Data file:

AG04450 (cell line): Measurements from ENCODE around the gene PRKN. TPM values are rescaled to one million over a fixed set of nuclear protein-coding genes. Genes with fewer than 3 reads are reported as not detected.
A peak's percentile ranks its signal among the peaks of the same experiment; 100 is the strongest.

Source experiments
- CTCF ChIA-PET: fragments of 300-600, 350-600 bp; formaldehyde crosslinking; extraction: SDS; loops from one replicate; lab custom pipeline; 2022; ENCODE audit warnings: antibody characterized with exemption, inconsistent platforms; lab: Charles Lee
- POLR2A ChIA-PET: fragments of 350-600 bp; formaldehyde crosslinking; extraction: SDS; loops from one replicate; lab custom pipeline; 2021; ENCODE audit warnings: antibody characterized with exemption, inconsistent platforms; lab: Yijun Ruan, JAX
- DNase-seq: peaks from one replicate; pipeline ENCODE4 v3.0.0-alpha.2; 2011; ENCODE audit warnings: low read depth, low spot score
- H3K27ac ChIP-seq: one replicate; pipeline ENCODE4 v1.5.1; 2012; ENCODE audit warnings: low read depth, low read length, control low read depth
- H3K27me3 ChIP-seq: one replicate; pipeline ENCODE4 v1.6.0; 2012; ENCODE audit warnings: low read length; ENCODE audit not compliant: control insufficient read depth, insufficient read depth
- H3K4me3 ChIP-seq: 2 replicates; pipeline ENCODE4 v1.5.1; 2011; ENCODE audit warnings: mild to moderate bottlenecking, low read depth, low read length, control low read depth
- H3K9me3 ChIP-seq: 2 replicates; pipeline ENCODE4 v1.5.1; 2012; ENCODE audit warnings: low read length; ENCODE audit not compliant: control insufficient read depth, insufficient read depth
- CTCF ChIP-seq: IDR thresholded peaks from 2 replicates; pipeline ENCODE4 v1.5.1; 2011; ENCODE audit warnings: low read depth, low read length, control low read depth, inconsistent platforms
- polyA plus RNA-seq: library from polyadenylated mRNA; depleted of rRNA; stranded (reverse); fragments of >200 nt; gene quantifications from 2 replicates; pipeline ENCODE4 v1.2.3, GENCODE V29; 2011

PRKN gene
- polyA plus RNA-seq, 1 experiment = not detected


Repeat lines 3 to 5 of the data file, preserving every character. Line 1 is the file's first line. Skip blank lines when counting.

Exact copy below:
Source experiments
- CTCF ChIA-PET: fragments of 300-600, 350-600 bp; formaldehyde crosslinking; extraction: SDS; loops from one replicate; lab custom pipeline; 2022; ENCODE audit warnings: antibody characterized with exemption, inconsistent platforms; lab: Charles Lee
- POLR2A ChIA-PET: fragments of 350-600 bp; formaldehyde crosslinking; extraction: SDS; loops from one replicate; lab custom pipeline; 2021; ENCODE audit warnings: antibody characterized with exemption, inconsistent platforms; lab: Yijun Ruan, JAX